Let me give two recent illustrations of what I'm describing.

On the progressive left you can't get two more different voices regarding Twitter activism than Freddie deBoer and Suey Park. And yet, in two recent articles both deBoer and Park make similar diagnoses about the purity dynamic at work among progressives, a dynamic that leads to a cannibalization which hurts the larger cause. Causes both of them--and many of us--are fighting for.

As a part of his conversation with Jay Caspian Kang--A Debate on Online Political Discourse--deBoer made the following observation about the damage social media firestorms cause when progressives rage with hashtags in calling out each other and potential allies:
It’s not unreasonable for people witnessing such things to conclude that the left will never stop harming itself sufficiently to do the work of changing the world. Here, too, I speak from experience. None of this is new or unique to the online space; left-wing movements are always in the process of blowing themselves up. I am discouraged by seeing so many of the typical ugly interpersonal dynamics of the left play out on Twitter over and over again. Many decent people who want to help are afraid to weigh in publicly on issues of controversy for fear of being ground up in a Twitter storm. Maybe that’s ridiculous; maybe they should just get over it; maybe they should get tougher. Maybe so. But they probably won’t, and I think we should all be able to take a long, hard look at how to better integrate potential friends into our movement, without being accused of not being an ally. Because the left needs friends.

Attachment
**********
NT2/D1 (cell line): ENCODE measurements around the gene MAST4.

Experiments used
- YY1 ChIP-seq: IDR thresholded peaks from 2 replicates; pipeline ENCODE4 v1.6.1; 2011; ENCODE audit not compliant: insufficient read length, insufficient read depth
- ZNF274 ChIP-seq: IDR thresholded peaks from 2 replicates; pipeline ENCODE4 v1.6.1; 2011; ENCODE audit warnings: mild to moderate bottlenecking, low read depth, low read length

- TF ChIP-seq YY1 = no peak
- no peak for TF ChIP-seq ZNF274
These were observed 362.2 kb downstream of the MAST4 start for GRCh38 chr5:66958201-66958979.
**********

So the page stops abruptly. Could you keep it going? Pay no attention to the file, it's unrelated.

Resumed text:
Why does this cannibalization happen among progressives? One of the problems, as I'm diagnosing it, is that allies, being allies, are often complicit in various ways. Which makes allies, per the logic of dose insensitivity, problematic in all sorts of ways. Yes they are allies, but are they good allies? Can't they be better allies?

Progressives perennially struggle with allies, how to work with sympathetic but complicit people. Consider just how much commentary is devoted to "the ally problem" in online progressive spaces. Notice the number of Tweets and words progressives devote to the issues they have with allies. Just this morning I read a 2,500+ word post at a radical website that was 100% about allies and their numerous faults. A post not about injustice or concrete policy proposals--you know, a post about actually getting something done in the world--but a post about the shortcomings of allies.